THE Court of Appeal has ordered the High Court to expedite the hearing of the tenyear old suit lodged by Christian Makondoro, demanding 150m/- compensation from the Inspector General of Police and the Attorney General for, among others, malicious prosecution.
Justices Stella Mugasha, Ferdinand Wambali and Barkey Sahel reached into the decision when determining an appeal lodged by Makondoro, the appellant, who challenged the dismissal of the suit on grounds that the High Court lacked pecuniary jurisdiction to determine the matter.
“The judgment is set aside and we direct the case file to be returned to the High Court, placed before the trial judge to determine the point she raised on jurisdiction after hearing parties. This should be expedited as soon as practicable as the matter has been pending for about ten years,” they ruled.
Having carefully considered the submission on record, the justices noted that it was not in dispute the issue about the trial court lacking pecuniary jurisdiction to adjudicate the matter was raised suo motu (own motion) and determined by the Court in the course of composing the judgment.
They observed, however, that the burning issue and gist of the appellant’s complaint was that since parties were denied the right to be heard, this is irregular and the decision is void.
They said that was cardinal principle of natural justice that a person should not be condemned without being heard.
According to the justices, the Court in a number of decisions has emphasised that the courts should not decide on a matter affecting the rights of the parties without giving them an opportunity to express their views.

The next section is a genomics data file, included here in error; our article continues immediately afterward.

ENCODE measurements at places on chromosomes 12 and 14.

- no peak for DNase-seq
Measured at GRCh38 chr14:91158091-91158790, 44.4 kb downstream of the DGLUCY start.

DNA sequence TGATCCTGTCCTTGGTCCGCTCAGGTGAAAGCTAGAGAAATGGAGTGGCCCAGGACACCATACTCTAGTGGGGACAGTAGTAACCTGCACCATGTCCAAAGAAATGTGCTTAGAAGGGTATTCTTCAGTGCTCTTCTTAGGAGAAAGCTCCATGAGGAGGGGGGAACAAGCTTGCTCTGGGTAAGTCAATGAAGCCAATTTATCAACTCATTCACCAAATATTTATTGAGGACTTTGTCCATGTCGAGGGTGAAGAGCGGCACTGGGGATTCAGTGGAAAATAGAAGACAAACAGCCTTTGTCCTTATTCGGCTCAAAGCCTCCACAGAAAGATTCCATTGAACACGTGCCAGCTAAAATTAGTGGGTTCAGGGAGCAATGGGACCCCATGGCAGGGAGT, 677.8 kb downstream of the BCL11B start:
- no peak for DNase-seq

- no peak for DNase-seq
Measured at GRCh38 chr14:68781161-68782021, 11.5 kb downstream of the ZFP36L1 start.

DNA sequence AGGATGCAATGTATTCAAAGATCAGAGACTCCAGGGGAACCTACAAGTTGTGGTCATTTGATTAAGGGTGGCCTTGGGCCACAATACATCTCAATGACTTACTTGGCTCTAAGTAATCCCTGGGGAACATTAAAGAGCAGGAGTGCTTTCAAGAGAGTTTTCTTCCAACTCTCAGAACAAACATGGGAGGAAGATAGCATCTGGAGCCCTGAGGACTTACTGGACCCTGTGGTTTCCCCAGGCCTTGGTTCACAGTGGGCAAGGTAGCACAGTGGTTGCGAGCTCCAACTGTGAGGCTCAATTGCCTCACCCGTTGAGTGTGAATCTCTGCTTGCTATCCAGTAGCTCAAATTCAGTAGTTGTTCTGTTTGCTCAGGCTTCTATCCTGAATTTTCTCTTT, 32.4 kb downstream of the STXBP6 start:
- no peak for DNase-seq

“Consistent with the constitutional right to be heard as well as settled law, we are of the firm view that, in the case at hand, the adverse decision of the trial Judge to reject the suit on account of lacking jurisdiction without hearing the parties is a nullity,” they said.
The justices also pointed out that such a move by the trial judge was in violation of the basic and fundamental constitutional right to be heard.
During hearing, counsel for the appellant, had submitted that though the question of jurisdiction can be raised at any stage of the proceedings including an appeal, he faulted the trial judge’s rejection of the suit on account of lacking pecuniary jurisdiction without re-summoning the parties.
Advocate Elias Hezron had contended that the High Court judge should have accorded the parties an opportunity to address the Court on the issue which was raised suo motu.
Before the High Court of Tanzania, at Mwanza, the appellant commenced a civil suit against the respondents for unlawful assault, wrongful confinement and malicious prosecution.
The reliefs claimed by the appellant were, among others, payment of 150m/- being damages; interest on the decretal amount from the date of filing the suit till payment in full and any other reliefs that court may deem just to grant.
After the preliminaries were disposed and mediation marked to have failed, the trial was conducted hinging upon three issues, including whether or not the appellant was wounded prior to his unlawful confinement and whether she was maliciously prosecuted.
After the witnesses from both sides had adduced evidence and counsel filed final submissions, the trial judge dismissed the suit on grounds that the court lacked jurisdiction to determine the matter in question.
It was at that point in time when the appellant crossed over to the Court of Appeal.